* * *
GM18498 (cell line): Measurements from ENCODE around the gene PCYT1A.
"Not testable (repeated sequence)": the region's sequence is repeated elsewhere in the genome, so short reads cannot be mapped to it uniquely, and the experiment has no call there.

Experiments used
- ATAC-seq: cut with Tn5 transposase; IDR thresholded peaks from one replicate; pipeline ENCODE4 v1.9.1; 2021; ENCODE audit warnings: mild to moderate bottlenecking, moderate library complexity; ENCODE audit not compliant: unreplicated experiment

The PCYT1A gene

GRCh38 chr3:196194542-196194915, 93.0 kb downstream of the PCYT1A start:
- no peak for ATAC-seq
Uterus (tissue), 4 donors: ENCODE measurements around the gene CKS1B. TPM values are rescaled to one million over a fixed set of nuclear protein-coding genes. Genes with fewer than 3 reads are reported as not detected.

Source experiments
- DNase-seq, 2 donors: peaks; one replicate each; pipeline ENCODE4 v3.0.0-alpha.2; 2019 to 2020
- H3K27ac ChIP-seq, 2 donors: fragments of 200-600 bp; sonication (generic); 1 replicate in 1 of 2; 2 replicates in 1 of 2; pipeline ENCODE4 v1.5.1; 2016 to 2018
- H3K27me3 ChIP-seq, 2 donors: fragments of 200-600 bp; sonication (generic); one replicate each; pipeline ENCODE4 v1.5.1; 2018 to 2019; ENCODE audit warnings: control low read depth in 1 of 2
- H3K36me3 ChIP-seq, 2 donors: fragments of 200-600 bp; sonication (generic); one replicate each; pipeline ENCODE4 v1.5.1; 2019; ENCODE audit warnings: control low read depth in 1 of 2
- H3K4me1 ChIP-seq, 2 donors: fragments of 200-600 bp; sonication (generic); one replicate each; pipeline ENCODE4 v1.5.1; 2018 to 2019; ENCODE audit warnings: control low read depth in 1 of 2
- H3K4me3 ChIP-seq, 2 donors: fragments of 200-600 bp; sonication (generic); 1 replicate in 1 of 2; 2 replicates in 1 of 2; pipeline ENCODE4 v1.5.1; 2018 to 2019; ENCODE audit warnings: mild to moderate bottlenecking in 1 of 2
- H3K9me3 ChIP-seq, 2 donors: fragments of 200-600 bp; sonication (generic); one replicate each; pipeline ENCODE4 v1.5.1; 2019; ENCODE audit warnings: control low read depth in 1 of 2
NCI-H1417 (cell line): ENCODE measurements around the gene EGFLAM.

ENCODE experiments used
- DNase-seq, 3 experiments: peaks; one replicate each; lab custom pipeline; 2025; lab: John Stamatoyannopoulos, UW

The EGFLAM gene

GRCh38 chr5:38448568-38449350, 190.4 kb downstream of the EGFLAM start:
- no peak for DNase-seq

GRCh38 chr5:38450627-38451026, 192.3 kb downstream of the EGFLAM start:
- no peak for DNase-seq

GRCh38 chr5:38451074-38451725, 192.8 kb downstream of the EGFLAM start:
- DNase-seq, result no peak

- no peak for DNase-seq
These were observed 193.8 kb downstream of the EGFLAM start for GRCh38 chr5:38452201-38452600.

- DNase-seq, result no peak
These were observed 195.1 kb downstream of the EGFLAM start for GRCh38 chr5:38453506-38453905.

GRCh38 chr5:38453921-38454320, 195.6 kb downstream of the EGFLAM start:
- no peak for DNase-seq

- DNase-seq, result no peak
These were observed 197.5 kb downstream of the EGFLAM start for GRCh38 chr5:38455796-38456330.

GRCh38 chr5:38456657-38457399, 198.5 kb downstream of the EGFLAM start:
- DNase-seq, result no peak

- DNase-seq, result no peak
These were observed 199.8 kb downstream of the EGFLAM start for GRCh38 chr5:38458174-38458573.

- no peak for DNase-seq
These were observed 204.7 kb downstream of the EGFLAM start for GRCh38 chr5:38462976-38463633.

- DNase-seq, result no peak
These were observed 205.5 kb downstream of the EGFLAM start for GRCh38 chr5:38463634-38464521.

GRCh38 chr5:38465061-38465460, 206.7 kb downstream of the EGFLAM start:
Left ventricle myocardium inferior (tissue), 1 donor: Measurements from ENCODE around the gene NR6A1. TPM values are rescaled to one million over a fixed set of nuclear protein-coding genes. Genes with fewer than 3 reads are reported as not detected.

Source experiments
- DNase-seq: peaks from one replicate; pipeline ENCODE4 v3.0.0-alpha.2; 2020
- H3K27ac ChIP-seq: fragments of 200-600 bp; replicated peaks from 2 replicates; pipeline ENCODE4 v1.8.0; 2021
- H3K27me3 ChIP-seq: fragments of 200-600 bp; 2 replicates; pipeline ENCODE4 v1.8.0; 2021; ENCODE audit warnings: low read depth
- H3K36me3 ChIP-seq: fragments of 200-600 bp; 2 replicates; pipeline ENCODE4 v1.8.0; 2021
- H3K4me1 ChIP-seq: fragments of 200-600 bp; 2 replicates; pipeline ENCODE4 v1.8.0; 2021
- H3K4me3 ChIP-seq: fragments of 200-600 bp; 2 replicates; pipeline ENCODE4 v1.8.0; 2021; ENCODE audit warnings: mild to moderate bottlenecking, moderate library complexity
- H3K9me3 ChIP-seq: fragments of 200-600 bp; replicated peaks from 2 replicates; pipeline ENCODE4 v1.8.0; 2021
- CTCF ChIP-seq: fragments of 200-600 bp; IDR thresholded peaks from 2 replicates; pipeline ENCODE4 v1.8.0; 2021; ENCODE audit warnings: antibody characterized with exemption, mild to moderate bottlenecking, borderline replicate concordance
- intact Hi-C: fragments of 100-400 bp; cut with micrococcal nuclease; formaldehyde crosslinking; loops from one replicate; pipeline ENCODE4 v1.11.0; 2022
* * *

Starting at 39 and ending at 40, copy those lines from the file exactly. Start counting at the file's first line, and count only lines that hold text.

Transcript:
- no peak for DNase-seq
These were observed 204.7 kb downstream of the EGFLAM start for GRCh38 chr5:38462976-38463633.